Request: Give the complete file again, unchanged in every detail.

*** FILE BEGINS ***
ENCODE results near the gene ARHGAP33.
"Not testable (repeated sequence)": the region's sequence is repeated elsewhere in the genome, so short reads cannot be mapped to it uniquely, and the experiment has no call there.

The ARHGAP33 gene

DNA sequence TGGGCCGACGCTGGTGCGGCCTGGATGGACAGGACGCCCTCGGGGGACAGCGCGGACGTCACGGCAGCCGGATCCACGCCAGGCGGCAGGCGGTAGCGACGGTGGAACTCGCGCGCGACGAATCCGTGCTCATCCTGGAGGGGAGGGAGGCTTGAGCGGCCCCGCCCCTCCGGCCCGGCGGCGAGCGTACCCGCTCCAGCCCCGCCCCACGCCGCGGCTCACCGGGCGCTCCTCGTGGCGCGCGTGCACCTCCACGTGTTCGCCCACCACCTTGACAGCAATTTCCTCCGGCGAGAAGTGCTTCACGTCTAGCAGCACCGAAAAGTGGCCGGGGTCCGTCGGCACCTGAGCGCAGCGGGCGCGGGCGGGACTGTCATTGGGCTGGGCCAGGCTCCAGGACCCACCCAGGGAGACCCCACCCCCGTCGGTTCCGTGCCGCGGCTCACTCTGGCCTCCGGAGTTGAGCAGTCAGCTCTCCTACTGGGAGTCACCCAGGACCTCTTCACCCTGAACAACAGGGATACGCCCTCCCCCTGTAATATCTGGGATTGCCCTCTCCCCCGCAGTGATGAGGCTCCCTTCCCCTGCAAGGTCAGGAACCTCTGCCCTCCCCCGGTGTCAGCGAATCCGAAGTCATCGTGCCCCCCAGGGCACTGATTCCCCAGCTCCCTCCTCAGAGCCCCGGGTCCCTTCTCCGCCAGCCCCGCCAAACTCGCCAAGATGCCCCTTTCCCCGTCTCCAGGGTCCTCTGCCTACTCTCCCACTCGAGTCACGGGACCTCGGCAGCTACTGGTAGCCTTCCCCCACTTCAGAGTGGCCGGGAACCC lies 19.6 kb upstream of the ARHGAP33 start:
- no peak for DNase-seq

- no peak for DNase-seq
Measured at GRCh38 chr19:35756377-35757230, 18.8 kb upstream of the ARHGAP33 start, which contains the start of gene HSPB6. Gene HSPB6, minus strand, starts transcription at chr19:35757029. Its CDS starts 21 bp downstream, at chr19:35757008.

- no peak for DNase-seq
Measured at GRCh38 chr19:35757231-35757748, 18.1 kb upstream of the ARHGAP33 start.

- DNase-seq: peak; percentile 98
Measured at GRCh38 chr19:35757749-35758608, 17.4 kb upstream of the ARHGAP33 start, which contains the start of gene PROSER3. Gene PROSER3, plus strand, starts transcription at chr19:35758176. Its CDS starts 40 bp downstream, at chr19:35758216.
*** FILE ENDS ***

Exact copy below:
ENCODE results near the gene ARHGAP33.
"Not testable (repeated sequence)": the region's sequence is repeated elsewhere in the genome, so short reads cannot be mapped to it uniquely, and the experiment has no call there.

The ARHGAP33 gene

DNA sequence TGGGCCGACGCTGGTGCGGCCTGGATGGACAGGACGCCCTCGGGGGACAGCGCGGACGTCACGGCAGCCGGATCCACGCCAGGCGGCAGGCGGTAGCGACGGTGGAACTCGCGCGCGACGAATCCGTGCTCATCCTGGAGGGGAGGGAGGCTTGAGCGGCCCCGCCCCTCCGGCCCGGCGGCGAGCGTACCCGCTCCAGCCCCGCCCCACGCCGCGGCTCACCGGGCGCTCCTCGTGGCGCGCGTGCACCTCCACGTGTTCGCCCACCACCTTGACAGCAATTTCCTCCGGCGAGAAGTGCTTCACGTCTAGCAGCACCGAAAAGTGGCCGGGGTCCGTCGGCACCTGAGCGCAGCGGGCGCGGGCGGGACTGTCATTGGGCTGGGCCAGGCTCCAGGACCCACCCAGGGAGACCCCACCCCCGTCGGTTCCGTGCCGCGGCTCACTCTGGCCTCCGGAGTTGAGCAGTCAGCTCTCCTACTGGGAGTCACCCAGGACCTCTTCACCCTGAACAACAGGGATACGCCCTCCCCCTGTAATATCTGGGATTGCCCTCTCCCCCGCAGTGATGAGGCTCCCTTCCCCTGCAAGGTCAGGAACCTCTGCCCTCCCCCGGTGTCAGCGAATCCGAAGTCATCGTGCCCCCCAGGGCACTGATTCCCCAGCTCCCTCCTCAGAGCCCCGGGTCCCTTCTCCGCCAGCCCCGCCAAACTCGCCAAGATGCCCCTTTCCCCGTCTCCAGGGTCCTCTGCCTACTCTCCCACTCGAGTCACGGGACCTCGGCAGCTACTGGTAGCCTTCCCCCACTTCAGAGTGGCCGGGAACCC lies 19.6 kb upstream of the ARHGAP33 start:
- no peak for DNase-seq

- no peak for DNase-seq
Measured at GRCh38 chr19:35756377-35757230, 18.8 kb upstream of the ARHGAP33 start, which contains the start of gene HSPB6. Gene HSPB6, minus strand, starts transcription at chr19:35757029. Its CDS starts 21 bp downstream, at chr19:35757008.

- no peak for DNase-seq
Measured at GRCh38 chr19:35757231-35757748, 18.1 kb upstream of the ARHGAP33 start.

- DNase-seq: peak; percentile 98
Measured at GRCh38 chr19:35757749-35758608, 17.4 kb upstream of the ARHGAP33 start, which contains the start of gene PROSER3. Gene PROSER3, plus strand, starts transcription at chr19:35758176. Its CDS starts 40 bp downstream, at chr19:35758216.